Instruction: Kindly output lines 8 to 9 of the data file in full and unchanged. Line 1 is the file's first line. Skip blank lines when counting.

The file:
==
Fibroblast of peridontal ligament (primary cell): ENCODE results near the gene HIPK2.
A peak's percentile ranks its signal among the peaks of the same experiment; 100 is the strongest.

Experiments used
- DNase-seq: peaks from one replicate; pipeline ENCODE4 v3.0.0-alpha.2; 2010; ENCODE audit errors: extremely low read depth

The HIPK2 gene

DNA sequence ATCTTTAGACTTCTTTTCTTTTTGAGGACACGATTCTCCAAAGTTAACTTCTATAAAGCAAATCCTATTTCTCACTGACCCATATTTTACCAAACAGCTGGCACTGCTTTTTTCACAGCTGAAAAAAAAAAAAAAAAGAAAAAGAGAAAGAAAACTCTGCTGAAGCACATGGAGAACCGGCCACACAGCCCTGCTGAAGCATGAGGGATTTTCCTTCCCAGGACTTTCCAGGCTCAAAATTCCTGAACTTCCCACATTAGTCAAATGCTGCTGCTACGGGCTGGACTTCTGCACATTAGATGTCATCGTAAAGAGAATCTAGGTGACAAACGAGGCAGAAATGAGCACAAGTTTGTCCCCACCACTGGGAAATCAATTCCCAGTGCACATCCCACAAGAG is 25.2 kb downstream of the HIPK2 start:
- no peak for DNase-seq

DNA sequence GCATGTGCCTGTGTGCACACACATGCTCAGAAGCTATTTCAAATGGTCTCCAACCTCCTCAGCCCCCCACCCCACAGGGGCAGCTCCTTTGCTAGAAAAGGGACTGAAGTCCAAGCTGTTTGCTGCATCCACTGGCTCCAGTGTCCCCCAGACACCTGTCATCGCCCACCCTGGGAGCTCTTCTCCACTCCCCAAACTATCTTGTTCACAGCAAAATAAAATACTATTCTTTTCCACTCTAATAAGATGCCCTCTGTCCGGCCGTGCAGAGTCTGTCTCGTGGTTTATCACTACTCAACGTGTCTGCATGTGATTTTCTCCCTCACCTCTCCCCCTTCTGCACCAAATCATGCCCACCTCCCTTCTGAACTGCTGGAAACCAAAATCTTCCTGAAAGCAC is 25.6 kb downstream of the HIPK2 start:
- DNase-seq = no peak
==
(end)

DNA sequence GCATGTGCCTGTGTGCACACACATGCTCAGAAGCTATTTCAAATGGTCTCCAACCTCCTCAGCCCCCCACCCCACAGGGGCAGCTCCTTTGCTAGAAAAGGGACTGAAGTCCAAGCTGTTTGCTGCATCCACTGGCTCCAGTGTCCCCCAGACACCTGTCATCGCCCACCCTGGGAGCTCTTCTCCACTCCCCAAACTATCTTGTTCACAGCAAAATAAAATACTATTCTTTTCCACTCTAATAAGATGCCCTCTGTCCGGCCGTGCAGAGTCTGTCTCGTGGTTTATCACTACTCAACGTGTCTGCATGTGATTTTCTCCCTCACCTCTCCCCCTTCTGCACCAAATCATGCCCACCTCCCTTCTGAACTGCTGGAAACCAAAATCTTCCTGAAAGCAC is 25.6 kb downstream of the HIPK2 start:
- DNase-seq = no peak